Page 18 - Black Range Naturalist Vol 3 No 3 July 2020
P. 18

 House Sparrows Constructing Nests in Active Red-Tailed Hawk

by John Hubbard
On 10 April 1982, I watched as at least one male and two female House Sparrows (Passer domesticus) carried nest materials into the underside of an active Red-tailed Hawk (Buteo jamaicensis) nest. The latter was located near Alma, Catron County, New Mexico, about 15 m (49.5 ft) up in a leafless Arizona sycamore (Platanus wrightii). The observations were made at a distance of 200-300 m between 0840 and 0900, during which time an adult Red- tail sat apparently incubating.
The hawk nest was supported on its sides by several main branches of the sycamore, but it was largely exposed on the underside. I estimated it to have been about 78 cm (30 in) in diameter and 52 cm (20 in) high. It was constructed of large sticks, probably mainly from the sycamore and adjacent oaks (Quercus griseus). The nest was at least two years old, and it appeared somewhat larger than typical nests of Red- tails in the area.
During some 15 min under my observation, the sparrows made numerous flights into the bottom of the hawk nest. These forays typically were from the lower parts of the sycamore, and the sparrows were seen to glean twigs and leaf petioles from that tree for their nest construction; it was my impression that at least two sparrow nests were being constructed, but at the time of my observations the sparrow nests were not visible as entities separate from the hawk nest. However, a closer approach might well have revealed them. The male sparrow occasionally perched near the top level of the hawk nest, but the females mainly remained lower. The incubating Red-tail appeared to ignore the smaller birds.
The advantage to the sparrows of nesting in an active Buteo nest appears obvious: the presence of the hawks would likely discourage or negate attacks by predators, such as accipiters (Accipiter spp.). By selecting the bottom of the nest, the sparrows probably would have been safe from the Red-tails themselves, had the latter shown any interest in preying on the smaller birds.
That such protection is assured might be questionable, not only in regards to the Red-tails--which might find fledgling sparrows easier prey than nest contents or adults--but for other birds as well. For example, as I watched the events described above, I saw a Scrub Jay (Aphelocoma coerulescens) land in the sycamore and approach the hawk nest. It is possible that a jay might be ignored by the Red- tail(s) to the extent that it could successfully attack and rob the sparrow nests. Thus, small predaceous birds, especially non-raptors such as the Scrub Jay, may circumvent the sparrow-hawk nest system. Nonetheless, one can see the
benefit to the sparrows from the association as far as other raptorial species may be concerned.
On Pestering Elk
 by Taylor Streit
Much of my guiding career was working out of Chama town. I would often retreat to the roadless area, just a few miles to the north in Colorado, to escape the stress of guiding and get back into the real wilds.
I could carry on about any of a dozen tall tales from that magical place: like the broken ankle/bear/posse incident; the 18-inch cut caught two times in the same day by la goucha Sandra; the 24-inch brown wrestled bare-armed in nettles; the grouse of a thousand rocks; the lone elk that led Nick and me down a cliff face. But no, I will put those all in another book and give you readers the story of the frightened elk.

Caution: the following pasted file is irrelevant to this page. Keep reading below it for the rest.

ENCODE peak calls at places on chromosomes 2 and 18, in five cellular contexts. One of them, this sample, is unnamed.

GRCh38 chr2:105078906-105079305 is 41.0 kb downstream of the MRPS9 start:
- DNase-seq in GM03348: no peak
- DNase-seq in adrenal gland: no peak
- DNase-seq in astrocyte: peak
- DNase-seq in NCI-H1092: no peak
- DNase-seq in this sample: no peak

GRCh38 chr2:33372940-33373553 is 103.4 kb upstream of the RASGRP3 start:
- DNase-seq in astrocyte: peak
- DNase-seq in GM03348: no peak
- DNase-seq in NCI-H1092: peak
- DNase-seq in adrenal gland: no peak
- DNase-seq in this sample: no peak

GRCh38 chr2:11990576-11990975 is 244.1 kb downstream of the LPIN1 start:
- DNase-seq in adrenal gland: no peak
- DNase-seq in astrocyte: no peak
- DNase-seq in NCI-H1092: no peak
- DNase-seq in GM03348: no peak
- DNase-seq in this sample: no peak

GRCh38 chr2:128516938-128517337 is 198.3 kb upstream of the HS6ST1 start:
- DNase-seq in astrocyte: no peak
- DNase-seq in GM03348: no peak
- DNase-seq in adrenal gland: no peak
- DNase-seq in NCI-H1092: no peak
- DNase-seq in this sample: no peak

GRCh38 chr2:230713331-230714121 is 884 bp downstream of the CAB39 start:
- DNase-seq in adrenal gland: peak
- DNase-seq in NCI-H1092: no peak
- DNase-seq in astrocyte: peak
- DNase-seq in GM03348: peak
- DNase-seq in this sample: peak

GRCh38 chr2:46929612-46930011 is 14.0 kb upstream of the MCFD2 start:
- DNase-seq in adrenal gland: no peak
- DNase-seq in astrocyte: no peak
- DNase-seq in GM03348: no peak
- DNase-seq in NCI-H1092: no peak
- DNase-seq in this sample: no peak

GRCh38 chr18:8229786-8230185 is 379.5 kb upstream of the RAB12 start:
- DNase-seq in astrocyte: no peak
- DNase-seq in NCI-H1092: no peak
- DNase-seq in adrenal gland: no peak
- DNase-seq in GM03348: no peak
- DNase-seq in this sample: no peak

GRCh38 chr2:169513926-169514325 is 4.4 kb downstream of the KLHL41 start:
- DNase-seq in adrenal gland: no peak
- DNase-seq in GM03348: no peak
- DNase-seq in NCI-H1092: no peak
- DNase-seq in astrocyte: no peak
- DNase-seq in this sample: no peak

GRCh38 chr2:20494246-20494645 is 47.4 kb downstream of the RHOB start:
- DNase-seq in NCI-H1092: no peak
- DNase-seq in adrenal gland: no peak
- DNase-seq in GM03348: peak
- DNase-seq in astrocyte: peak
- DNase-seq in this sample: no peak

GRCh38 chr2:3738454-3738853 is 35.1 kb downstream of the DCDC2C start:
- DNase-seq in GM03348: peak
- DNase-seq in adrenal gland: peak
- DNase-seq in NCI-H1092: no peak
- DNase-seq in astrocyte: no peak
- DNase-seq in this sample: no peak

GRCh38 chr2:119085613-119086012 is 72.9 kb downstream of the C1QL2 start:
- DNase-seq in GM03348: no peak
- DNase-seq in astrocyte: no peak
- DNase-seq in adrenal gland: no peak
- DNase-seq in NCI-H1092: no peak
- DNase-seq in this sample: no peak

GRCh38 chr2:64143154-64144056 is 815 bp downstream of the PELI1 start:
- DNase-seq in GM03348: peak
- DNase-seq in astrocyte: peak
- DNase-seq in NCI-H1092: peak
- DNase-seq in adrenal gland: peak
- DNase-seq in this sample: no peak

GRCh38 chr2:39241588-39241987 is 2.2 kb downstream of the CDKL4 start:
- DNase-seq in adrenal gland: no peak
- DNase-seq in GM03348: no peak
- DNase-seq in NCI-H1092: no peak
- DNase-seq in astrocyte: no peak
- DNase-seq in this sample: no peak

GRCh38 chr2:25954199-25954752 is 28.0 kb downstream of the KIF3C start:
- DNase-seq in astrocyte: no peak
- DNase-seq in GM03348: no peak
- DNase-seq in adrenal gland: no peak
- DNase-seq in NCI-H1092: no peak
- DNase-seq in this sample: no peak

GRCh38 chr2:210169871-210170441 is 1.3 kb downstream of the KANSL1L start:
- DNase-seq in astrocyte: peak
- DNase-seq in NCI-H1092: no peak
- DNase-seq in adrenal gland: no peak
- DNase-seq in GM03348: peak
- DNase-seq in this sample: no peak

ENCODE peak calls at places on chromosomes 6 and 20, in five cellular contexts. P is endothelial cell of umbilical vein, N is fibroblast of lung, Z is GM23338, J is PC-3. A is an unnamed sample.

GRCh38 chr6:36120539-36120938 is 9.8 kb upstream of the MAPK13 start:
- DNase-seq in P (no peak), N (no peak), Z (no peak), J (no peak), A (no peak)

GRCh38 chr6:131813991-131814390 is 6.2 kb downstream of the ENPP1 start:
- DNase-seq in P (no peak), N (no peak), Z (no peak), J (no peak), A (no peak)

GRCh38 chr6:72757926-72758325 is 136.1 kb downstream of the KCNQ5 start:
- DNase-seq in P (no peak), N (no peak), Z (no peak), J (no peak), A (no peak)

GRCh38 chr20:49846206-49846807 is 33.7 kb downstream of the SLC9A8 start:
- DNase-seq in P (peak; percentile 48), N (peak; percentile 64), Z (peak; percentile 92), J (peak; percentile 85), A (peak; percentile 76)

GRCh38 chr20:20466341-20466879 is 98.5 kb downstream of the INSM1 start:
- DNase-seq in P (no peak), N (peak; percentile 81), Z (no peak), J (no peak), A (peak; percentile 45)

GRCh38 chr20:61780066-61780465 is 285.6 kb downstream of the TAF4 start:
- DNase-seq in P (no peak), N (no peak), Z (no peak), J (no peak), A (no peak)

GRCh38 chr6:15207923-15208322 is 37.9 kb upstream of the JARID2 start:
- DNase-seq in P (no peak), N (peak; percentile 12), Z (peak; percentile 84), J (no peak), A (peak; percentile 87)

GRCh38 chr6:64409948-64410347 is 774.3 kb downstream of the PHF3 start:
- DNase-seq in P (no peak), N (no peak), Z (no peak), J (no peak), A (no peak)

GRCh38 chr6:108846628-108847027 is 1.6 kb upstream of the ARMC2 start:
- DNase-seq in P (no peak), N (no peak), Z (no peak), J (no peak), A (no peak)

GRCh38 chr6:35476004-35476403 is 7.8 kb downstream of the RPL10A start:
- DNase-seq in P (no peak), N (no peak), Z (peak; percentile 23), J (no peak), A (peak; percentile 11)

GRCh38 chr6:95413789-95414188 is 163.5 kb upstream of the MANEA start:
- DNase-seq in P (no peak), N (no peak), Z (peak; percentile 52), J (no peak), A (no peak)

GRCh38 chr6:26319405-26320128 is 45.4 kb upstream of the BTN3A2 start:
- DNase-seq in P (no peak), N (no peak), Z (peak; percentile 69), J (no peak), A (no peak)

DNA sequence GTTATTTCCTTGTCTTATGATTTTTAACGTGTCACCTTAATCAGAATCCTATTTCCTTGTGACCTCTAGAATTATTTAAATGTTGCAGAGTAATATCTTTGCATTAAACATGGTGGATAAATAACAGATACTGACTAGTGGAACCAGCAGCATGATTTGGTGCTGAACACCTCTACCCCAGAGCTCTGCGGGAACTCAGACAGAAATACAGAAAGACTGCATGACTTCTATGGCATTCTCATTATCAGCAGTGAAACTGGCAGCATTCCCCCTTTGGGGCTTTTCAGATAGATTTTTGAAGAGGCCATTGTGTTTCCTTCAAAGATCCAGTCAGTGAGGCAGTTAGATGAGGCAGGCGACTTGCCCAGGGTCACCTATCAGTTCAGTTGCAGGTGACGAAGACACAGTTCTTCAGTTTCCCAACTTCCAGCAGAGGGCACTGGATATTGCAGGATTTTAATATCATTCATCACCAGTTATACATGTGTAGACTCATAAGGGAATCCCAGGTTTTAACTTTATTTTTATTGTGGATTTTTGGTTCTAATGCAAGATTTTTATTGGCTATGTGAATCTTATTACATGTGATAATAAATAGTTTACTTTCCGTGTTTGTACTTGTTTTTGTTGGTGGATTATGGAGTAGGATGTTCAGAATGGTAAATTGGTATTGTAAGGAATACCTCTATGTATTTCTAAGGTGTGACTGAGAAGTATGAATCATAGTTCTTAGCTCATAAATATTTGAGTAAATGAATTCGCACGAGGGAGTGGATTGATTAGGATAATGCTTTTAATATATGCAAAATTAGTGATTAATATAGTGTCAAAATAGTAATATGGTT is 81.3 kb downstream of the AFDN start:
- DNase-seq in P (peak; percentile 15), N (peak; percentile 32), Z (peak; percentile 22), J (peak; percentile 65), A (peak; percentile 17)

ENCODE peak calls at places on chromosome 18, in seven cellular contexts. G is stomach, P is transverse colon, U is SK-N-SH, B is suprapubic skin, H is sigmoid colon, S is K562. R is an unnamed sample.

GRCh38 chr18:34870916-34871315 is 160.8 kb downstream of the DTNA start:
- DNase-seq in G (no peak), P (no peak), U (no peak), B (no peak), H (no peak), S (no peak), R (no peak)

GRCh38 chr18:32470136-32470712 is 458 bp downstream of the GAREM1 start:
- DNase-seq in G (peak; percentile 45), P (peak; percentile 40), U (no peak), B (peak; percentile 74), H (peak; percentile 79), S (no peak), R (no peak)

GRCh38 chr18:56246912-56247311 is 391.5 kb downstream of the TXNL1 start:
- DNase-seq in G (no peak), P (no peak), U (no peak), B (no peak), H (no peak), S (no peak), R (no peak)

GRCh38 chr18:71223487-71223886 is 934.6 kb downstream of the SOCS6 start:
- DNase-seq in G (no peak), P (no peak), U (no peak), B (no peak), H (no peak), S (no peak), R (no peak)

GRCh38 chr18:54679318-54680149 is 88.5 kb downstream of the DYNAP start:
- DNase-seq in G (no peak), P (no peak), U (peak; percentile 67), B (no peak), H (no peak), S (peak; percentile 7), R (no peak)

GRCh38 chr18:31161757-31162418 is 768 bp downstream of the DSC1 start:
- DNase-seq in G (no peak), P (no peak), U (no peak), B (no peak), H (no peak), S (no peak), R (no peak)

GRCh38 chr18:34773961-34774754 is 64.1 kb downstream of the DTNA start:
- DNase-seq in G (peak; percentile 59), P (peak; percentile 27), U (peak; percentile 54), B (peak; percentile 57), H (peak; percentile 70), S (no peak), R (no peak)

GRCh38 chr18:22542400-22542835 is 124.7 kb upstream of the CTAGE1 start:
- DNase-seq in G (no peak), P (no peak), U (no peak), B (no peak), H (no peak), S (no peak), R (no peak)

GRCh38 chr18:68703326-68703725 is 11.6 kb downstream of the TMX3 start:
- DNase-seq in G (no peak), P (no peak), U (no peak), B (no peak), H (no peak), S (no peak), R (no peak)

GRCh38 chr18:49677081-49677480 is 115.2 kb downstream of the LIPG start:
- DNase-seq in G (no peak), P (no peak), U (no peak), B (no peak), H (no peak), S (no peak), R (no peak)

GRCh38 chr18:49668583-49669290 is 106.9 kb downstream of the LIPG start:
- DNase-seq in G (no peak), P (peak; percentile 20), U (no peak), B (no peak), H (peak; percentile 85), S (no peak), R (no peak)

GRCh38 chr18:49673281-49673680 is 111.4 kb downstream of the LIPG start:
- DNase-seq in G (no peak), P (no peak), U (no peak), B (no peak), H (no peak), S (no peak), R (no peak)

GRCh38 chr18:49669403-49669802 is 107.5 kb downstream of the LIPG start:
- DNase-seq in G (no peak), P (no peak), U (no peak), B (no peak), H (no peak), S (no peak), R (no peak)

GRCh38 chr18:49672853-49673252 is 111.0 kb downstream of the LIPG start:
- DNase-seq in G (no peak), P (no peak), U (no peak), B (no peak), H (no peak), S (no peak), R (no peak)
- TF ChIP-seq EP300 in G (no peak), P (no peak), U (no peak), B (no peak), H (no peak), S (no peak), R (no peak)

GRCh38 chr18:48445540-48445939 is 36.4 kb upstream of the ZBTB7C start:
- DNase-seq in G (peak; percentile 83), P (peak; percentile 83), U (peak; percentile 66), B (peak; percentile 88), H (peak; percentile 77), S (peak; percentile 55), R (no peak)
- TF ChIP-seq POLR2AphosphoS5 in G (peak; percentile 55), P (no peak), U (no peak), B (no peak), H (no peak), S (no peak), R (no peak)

Seems my pal Jim Crowl and I were hiking up the Chama in Colorado one bright morning. So as to avoid beating brush and making river crossings, we were on the steep—but barren—side slope of the river. A mature cow elk was feeding below us. She was already close with her big butt facing us. We thought we would see how close we could get, and crept to within twenty feet or so. (This was long before I had ever been charged by an elk and didn’t know how dangerous cows are in calving season. Or before I felt it wasn’t right to pester critters you weren’t planning to eat.)
We had drawn very close and right above her on the steep slope, and I picked up a pebble and tossed it on her back. She then lifted her head and sheepishly looked at us out of the corner of her eye. Her rear legs bent as if to spring. But, as all you woodsmen know, elk don’t “spring,” and the motion simply continued until she was flat down on the ground! Jim and I looked at each other in amazement, and instead of doing the right thing and walking away, human grandiosity took over. Instantly feeling guilty, we sat down beside her and soothed her with a heartfelt apology. (Although Jim and I had killed some great bulls the fall before, this kinder, Bambi-hugging side of us had arisen from some place inside us.) So we sat there at arm’s length while she sat with her head up and pissed-her-self. It would be like three people taking lunch—at a small table.
After a half hour or so, we gave up on coaxing her to her feet (we did at least never touch her) and went on our way. After a day of stressing out many other poor critters—the trout—and exploring the wonderland of the upper Chama, we headed back to camp. Jim veered off and went back to the elk place and was happy to report that she was up and
This article originally appeared in the New Mexico Ornithological Bulletin 10(3):51-52, 1982.

   16   17   18   19   20